Plot: It's been a while, but right off the top of my head, Eyes of Fire is set during days of early American life. A "wicked" polygamist dude is kicked out of his village for his ways, so he packs up his stuff, and leaves town, taking his flock of naive followers with him.
He promises to find them a new place to live where they can all start a new society of sorts where they can live their lives the way they want to. But he ignores his Native American tourguide, and chooses to set up shop in a spooky, foreboding area of the woods which is supposedly cursed by evil spirits.
After that, I can't really remember too much about the plot, other than that it dissolves into nothingness, and in its place we get quite a bit nightmarish images of ghosts, slime, and spectral zap rays, all backed with a lot of screaming.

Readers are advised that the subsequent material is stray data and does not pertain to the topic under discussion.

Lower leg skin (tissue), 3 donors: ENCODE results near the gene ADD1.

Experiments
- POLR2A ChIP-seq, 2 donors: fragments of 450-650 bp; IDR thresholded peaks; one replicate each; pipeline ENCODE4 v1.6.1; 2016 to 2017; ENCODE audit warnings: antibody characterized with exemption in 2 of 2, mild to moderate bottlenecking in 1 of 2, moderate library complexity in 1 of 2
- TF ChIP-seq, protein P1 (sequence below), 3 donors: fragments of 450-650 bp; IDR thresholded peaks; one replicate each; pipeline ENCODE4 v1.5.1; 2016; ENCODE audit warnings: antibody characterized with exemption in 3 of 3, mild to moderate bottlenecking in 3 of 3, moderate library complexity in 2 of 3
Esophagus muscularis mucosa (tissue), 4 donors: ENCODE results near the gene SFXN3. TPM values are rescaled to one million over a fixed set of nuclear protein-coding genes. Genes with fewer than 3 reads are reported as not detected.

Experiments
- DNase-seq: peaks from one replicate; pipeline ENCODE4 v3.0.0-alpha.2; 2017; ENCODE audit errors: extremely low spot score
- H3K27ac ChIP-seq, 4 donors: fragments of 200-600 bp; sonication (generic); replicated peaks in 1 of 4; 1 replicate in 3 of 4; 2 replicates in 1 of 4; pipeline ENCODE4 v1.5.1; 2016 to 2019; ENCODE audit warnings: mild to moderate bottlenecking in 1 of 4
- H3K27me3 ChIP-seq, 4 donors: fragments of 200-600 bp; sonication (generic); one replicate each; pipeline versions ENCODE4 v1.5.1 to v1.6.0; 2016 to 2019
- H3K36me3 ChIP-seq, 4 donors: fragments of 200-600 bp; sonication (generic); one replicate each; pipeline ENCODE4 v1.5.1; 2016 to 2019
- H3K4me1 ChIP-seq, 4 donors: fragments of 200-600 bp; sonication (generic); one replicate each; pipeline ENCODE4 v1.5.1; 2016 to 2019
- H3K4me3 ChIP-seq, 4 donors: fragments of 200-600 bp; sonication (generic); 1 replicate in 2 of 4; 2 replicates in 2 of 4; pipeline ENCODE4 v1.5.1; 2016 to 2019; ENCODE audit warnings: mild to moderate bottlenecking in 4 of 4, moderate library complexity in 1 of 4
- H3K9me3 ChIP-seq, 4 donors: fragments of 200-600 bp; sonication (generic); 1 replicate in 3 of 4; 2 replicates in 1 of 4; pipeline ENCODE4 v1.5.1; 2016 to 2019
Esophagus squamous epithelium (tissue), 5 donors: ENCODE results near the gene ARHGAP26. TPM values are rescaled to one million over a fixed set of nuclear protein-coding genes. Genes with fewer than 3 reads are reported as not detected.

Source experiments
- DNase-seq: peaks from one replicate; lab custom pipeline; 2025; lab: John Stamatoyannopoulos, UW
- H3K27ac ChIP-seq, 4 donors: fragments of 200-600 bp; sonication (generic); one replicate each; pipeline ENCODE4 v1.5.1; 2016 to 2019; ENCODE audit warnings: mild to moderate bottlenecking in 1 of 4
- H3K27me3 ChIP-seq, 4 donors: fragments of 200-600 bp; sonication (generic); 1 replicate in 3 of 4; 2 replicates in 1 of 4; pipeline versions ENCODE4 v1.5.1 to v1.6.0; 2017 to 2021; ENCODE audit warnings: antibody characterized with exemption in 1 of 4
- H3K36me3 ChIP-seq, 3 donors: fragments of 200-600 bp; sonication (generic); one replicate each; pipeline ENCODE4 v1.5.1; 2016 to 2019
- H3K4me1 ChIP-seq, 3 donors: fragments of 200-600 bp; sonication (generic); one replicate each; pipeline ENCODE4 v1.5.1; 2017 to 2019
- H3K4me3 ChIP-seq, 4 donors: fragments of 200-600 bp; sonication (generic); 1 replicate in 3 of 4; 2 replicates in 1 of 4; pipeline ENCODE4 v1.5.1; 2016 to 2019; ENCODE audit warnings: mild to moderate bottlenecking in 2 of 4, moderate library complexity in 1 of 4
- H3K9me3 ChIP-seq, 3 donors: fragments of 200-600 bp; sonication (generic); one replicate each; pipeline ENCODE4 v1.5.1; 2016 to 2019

I tend to remain fascinated with movies that seem to exist in their own world of reality, where our rules of logic don't always apply. If the world of movies were a giant city, these films would be brief snapshots of dangerous streets you don't want to drive down. These don't always have to be horror movies; Over the years I can think of several examples of these kind of films; Gummo, Elephant, The Toolbox Murders (the 70's one), and Impulse (the meg tilly one) all come to mind off hand. These movies all have a worldview that depressed me enough that I just cant shake the characters and their environment afterwards.
Eyes of Fire is like that, really. I don't recall one character, actor, or line of dialog. Nor am I really sure I've got the story down right. But the memory of being totally freaked out by it has stuck with me ever since.
The only review of this one I really read was one on Ain't it Cool news
(a site I'm trying to break the habit of visiting) where the guy simply
repeated the words "sucked" over and over again.
While I kept that in mind as i rented this one, you should keep something else in mind before you read this.
1. I love zombie movies. Yes, I'm one of those guys. Zombie films like Dawn of the Dead and Lucio Fulci's Zombie were part of my initial education of the horror genra back in 1997. It's a genra that apart from a few hiccups, had been dormant since the mid-80's.